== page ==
Nobody can see, perceive or apprehend the whole world on their own. We all learn about the world through others, through different kinds of stories told by the media or by individuals. The exhibition ‘The World is Made of Stories’ is a constellation of narrative works that tell private and public stories. Together, they make up a multi-layered narrative referring to different times and geographical places. It is a story about art history, urbanism, politics, memory, sexuality and violence, religion and aesthetics, to name just a few of the themes that the artists have addressed in their works using a variety of materials, techniques and narrative structures. ‘The World is Made of Stories’ offers a polyphony of voices, objects and images, which enlighten while also raising important questions.

The exhibition is dynamically organised and will continuously be in development. Artwork are changed and new ones will be presented. The stories that are told will change and one will through that experience the diversity of the Astrup Fearnley Collection.

Artists: Janine Antoni, Eduardo Arroyo, Peter Blake, Mike Bouchet, Lizzi Bougatsos, Bjørn Carlsen, Patrick Caulfield, Paul Chan, Dan Colen, Miodrag Djuric Dado, Trisha Donnelly, Gardar Eide Einarsson, Ida Ekblad, Tracey Emin, Erró, Öyvind Fahlström, Matias Faldbakken, Ivan Galuzin, Robert Gober, Felix Gonzalez-Torres, Andreas Gursky, Karl Haendel, Rachel Harrison, Mona Hatoum, Johanne Hestvold, Damien Hirst, David Hockney, Jörg Immendorff, Jens Johannessen, Rashid Johnson, Anselm Kiefer, Martin Kippenberger, R.B. Kitaj, Jeff Koons, Henrik Olai Kaarstein, Peter Land, Glenn Ligon, Nate Lowman, Markus Lüpertz, Helen Marten, Bjarne Melgaard, Thiago Martins de Melo, Malcolm Morley, Laura Owens, Paulo Nimer Pjota, Sigmar Polke, Richard Prince, Charles Ray, Paul Rebeyrolle, Matthew Ronay, Knut Rose, Sterling Ruby, Tom Sachs, Prem Sahib, Borna Sammak, Cindy Sherman, Ole Sjølie, Josh Smith, Fredrik Værslev, Rachel Whiteread, Jordan Wolfson, Christopher Wool, Aaron Young, Kan Xuan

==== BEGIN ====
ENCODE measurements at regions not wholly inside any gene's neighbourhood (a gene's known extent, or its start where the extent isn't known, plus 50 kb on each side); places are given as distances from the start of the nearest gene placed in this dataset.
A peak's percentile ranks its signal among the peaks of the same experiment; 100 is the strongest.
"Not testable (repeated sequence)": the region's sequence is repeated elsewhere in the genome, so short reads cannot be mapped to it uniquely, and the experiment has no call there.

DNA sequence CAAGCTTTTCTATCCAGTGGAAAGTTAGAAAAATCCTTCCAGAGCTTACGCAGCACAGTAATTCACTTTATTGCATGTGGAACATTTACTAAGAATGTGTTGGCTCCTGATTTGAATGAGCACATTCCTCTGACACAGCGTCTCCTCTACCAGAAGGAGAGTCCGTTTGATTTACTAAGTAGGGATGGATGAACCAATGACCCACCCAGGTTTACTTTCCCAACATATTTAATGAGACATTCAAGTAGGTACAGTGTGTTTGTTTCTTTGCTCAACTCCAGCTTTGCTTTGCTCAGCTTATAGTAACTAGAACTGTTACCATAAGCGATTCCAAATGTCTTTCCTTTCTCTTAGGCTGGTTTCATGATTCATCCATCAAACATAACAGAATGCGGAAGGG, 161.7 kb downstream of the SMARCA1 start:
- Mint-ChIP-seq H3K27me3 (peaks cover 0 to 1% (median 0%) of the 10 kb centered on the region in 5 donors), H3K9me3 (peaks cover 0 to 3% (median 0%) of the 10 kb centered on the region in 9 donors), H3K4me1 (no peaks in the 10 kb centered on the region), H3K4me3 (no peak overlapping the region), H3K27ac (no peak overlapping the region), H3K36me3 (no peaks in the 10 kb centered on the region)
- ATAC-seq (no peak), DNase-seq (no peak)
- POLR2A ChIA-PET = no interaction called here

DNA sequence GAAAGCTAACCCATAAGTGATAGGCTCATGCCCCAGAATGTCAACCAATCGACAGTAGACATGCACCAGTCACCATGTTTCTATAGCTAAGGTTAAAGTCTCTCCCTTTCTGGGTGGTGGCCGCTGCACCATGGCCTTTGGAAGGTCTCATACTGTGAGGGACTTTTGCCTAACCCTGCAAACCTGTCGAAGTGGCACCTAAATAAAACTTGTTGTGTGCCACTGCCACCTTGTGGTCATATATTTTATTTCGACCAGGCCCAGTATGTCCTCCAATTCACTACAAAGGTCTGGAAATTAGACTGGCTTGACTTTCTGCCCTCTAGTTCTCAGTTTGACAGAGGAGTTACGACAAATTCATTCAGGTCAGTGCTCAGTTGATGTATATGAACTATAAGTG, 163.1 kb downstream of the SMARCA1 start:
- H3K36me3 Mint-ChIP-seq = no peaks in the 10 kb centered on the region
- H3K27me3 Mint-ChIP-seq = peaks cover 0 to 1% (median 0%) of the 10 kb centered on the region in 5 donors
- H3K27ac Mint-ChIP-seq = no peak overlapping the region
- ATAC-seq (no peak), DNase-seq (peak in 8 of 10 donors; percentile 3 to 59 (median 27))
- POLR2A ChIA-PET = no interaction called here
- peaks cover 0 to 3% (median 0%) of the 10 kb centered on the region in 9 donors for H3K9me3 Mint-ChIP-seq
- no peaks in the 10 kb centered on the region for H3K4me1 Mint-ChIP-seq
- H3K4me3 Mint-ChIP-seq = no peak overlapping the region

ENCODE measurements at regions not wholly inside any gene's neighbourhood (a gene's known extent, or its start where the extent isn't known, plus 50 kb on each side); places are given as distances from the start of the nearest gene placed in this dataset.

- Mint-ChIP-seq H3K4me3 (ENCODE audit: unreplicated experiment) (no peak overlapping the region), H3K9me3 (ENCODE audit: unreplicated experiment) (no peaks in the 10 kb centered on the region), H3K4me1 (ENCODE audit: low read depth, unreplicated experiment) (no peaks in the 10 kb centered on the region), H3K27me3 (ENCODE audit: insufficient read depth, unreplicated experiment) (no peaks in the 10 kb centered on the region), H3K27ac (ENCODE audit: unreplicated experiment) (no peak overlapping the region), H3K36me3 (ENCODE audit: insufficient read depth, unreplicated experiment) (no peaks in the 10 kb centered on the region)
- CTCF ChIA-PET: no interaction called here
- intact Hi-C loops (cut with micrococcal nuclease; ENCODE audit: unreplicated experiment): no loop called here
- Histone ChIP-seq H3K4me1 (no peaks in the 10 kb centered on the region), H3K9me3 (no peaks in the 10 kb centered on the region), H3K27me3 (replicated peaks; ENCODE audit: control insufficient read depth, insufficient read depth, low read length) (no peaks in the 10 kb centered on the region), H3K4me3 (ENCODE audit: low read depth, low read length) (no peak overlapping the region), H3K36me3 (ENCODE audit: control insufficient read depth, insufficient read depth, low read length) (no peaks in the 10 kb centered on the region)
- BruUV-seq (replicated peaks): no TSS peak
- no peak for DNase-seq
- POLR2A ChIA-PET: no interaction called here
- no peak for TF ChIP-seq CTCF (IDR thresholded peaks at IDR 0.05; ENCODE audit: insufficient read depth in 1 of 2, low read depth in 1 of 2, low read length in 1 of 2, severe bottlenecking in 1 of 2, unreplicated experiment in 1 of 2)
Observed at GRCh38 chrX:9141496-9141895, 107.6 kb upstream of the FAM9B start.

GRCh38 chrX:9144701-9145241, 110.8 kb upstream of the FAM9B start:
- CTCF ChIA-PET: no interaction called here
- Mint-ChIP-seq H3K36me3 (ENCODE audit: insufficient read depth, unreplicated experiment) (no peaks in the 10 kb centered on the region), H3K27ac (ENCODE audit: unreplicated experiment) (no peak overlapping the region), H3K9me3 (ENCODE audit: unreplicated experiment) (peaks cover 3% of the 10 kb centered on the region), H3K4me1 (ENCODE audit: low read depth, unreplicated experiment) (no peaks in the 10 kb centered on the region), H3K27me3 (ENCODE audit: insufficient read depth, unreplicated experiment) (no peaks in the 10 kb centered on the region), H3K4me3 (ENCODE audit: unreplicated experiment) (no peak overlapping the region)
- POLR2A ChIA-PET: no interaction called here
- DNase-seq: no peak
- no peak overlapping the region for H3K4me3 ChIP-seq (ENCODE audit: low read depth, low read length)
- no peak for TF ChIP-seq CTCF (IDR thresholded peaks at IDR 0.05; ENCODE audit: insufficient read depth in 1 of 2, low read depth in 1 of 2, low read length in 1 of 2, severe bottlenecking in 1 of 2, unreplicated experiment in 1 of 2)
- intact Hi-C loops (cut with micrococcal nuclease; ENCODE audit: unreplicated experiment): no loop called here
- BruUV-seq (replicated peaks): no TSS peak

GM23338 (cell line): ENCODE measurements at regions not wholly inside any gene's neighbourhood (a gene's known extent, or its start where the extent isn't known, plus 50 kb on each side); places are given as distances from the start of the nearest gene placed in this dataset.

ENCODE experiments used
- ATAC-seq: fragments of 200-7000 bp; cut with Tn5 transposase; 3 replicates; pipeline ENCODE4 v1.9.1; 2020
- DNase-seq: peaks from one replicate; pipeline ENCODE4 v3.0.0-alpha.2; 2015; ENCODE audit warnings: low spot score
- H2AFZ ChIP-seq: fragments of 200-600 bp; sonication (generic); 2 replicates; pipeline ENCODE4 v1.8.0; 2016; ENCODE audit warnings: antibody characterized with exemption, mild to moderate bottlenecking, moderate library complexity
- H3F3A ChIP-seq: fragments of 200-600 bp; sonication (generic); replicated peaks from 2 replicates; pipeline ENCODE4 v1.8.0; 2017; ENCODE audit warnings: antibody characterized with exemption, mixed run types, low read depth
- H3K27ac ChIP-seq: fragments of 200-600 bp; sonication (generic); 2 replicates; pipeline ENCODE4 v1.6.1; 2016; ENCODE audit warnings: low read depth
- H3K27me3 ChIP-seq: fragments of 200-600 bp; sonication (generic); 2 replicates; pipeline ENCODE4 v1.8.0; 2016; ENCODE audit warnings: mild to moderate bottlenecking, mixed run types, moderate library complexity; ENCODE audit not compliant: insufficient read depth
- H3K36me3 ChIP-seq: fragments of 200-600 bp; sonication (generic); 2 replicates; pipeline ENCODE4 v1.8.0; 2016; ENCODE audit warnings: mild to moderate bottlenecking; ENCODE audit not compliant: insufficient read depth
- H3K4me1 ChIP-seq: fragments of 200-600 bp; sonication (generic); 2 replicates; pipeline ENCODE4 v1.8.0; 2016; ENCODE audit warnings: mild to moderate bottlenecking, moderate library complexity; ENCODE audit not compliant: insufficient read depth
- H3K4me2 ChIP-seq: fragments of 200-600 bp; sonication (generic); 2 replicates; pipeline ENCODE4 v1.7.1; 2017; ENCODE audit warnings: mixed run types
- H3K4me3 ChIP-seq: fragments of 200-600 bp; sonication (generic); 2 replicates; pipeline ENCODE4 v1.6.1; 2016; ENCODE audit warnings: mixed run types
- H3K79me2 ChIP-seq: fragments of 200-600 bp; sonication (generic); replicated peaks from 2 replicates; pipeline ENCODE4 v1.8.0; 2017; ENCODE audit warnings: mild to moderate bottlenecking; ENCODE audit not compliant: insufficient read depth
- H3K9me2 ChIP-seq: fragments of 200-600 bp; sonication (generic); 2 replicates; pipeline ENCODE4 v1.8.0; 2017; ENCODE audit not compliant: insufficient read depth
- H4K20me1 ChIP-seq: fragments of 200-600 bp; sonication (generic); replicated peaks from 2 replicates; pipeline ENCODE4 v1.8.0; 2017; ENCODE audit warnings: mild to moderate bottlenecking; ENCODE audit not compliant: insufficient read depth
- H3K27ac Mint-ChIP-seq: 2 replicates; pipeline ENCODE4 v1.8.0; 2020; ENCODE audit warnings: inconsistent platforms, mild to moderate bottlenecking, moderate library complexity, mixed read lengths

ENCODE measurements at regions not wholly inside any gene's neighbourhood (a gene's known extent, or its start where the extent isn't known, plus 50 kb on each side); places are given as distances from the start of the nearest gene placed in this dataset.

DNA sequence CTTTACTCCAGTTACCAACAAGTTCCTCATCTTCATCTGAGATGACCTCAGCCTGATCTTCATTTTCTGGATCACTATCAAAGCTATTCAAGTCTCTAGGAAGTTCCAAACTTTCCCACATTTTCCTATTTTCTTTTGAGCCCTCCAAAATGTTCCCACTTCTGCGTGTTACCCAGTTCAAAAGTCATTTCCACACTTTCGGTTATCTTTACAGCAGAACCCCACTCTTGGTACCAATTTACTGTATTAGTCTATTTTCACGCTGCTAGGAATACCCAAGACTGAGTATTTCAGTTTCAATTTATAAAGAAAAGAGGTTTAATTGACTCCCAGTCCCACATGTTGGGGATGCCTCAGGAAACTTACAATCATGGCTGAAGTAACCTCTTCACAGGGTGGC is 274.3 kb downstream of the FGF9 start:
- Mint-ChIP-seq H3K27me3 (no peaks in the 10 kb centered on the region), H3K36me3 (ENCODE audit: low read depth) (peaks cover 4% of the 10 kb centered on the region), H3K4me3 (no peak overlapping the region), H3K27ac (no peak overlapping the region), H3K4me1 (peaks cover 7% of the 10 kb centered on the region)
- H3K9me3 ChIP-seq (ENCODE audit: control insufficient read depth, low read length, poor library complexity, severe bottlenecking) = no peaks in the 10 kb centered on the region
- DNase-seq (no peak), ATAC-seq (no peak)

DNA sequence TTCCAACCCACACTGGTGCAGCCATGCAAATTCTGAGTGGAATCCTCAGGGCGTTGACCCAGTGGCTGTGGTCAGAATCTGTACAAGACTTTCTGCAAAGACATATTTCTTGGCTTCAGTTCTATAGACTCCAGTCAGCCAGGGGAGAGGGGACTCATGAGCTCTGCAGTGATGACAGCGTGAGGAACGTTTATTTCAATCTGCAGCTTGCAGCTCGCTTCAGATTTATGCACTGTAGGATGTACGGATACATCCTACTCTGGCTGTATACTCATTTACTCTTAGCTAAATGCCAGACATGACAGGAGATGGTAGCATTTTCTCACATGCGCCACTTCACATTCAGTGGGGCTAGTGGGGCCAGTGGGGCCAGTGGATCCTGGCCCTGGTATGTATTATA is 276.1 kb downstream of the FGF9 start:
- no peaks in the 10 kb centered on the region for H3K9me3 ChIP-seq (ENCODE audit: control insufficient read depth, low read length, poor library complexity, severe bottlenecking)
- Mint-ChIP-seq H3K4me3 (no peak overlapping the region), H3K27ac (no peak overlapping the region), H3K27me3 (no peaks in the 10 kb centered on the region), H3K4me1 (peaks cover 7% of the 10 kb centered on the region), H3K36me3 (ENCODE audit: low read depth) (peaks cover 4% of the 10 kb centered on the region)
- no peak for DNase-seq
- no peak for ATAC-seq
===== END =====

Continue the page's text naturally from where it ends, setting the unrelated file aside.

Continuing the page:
Curators: Gunnar B. Kvaran og Therese Möllenhoff

Astrup Fearnley Museet - The World is Made of Stories - 04.12.2015 - 31.12.2016


4722 - 20170122 - BELGIË - BRUSSEL - The Power of the avant-garde - Now and Then - 29.09.2016-22.01.2017


Avant-garde is a concept that stems from both warfare and art. Avant-garde flourished in a society in full transition. Artists anticipate social revolutions. In visual art the heyday of the avant-garde is situated between 1895 and 1920, with the First World War as an international fault line. But how relevant is this pioneering art today? Around 15 leading contemporary artists enter into dialogue with colleagues from the historical avant-garde, from Ensor and Munch to the new movements just after the war. Today’s artists often feel a strong affinity with specific avant-garde works of art. Their choice and the dialogue with their own work forces us to look at these key works from modern art in a different light. The power of the avant-garde seems to have plenty more in reserve.

With works by, amongst others, Alexander Archipenko, Robert Delaunay, Marcel Duchamp, Fernand Léger, Kazimir Malevich, Franz Marc, Gino Severini in dialogue with David Claerbout, Marlene Dumas, William Forsythe, Gerhard Richter, Sean Scully and Luc Tuymans.

Curator: Ulrich Bischoff

BOZAR - The Power of the avant-garde - Now and Then - 29.09.2016 - 22.01.2017


4721 - 20161023 - AUSTRIA - BREGENZ - Wael Shawky - 16.07.2016-23.10.2016


The foreign and the other are currently topics of fierce discussion. The Egyptian artist Wael Shawky (born 1971) uses his filming of puppet theater to tell the story of the Crusades. In his film trilogy Cabaret Crusades, based on a book by the French-Lebanese writer Amin Maalouf, the story of the war is told from an Arab perspective.

The puppets are clad in sumptuously oriental clothing, their heads evoking molten crystal rocks or honey-colored amber, which Shawky has had fabricated from Murano glass.

Two parts of the Cabaret Crusades trilogy are being screened in Bregenz: part three, Secrets of Karbala, tells the story of the second (1147 — 1149) and third (1189 — 1192) Crusades, which finally ended in 1204 with the destruction of Constantinople. Pope Innocent III had called for the conquest of the Holy Land, using the Venetian fleet.

However, the enterprise faltered in the Adriatic, as the negotiated sum had not been paid, the Christian army then looting Zadar in order to generate funds. Christians murdered Christians in order to subsequently murder Muslims.